US slams 'unjust' verdict against Iran rights lawyer

The United States condemned as "unjust" Monday a guilty verdict in Iran against a prominent human rights lawyer, calling it part of a systematic attempt to silence defenders of democracy and human rights.

Nasrin Sotoudeh, 45, who was jailed in September for talking to foreign media, was sentenced to 11 years in jail and banned for 20 years from working as an attorney and leaving the country, her husband told AFP.

"The United States strongly condemns the unjust and harsh verdict against human rights activist and respected lawyer Nasrin Sotoudeh in Iran, and calls for her immediate release," State Department spokesman Philip Crowley said in a statement.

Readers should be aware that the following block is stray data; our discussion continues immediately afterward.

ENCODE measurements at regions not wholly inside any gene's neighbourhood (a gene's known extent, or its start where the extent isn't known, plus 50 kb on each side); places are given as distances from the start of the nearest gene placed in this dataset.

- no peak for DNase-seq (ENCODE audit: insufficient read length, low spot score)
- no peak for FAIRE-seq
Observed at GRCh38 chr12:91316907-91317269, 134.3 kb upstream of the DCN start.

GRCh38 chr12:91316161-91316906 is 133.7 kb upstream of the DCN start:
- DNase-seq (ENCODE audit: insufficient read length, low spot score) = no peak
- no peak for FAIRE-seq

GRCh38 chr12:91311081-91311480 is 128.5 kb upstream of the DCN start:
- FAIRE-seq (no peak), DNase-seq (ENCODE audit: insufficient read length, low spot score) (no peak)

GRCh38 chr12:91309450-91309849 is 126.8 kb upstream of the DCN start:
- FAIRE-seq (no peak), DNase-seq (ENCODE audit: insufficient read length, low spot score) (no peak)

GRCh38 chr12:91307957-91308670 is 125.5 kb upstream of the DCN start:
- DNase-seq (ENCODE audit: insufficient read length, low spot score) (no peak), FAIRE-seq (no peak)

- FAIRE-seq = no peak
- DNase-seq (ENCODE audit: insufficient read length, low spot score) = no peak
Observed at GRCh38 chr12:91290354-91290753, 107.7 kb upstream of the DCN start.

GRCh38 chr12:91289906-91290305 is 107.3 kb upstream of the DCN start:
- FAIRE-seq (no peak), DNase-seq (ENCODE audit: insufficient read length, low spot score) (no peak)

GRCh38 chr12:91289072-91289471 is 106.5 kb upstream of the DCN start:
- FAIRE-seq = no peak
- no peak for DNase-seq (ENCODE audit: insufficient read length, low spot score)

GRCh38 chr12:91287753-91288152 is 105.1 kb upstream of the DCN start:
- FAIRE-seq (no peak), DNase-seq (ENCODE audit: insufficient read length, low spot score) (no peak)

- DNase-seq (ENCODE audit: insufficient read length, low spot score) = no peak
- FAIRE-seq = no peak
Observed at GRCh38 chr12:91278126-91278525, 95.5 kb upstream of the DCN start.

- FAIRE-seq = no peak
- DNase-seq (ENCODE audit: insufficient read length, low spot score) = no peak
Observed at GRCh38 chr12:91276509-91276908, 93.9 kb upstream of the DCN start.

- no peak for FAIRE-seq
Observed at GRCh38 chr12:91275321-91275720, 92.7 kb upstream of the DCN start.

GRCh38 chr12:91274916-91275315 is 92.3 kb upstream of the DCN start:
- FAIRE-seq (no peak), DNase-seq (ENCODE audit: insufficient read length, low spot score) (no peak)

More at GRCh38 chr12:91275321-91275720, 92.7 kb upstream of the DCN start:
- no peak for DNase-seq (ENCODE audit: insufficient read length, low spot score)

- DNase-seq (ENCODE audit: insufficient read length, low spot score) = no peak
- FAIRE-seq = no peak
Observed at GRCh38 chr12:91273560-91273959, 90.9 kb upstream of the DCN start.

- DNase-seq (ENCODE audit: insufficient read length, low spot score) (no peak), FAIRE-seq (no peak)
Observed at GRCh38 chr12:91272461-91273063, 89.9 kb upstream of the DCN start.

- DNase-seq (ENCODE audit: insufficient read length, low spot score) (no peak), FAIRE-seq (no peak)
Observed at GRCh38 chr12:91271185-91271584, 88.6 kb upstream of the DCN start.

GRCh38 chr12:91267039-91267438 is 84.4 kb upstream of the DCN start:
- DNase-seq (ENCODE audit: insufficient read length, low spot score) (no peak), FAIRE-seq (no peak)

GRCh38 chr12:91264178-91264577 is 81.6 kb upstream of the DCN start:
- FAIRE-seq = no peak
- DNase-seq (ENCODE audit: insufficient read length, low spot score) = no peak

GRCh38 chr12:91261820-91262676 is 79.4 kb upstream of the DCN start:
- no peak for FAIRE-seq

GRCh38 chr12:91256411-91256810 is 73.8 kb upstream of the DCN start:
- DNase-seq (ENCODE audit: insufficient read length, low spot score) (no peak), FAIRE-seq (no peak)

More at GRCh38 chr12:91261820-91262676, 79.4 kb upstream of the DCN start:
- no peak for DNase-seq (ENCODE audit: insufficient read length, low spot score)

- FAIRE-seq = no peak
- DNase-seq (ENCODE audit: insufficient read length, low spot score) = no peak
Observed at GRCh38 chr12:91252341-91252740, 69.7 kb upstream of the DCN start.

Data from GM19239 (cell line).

Calling Sotoudeh "a strong voice for rule of law and justice in Iran," Crowley said the United States was "dismayed by her continued detention and loss of the right to practice law."

"Her conviction is part of a systematic attempt on the part of Iranian authorities to silence the defense of democracy and human rights in Iran," he said.

"It is one in a series of harsh sentences targeting the lawyers of Iran's human rights community which perseveres despite threats, torture, and imprisonment," he said.

Sotoudeh, the mother of two, represented Nobel Laureate and lawyer Shirin Ebadi and her family as well as Issa Saharkhiz, a journalist and aide to opposition leader Mehdi Karroubi, and Heshmat Tabarzadi, a vocal secular democracy activist.

She was also the lawyer of Arash Rahmani-Pour, a 20-year-old man who was executed in January 2010 along with another man for membership in a monarchist group and for being a "mohareb," or an enemy of God.

Sotoudeh complained that she had been prevented from attending his trial and that she had learned about the execution after it was carried out.

 

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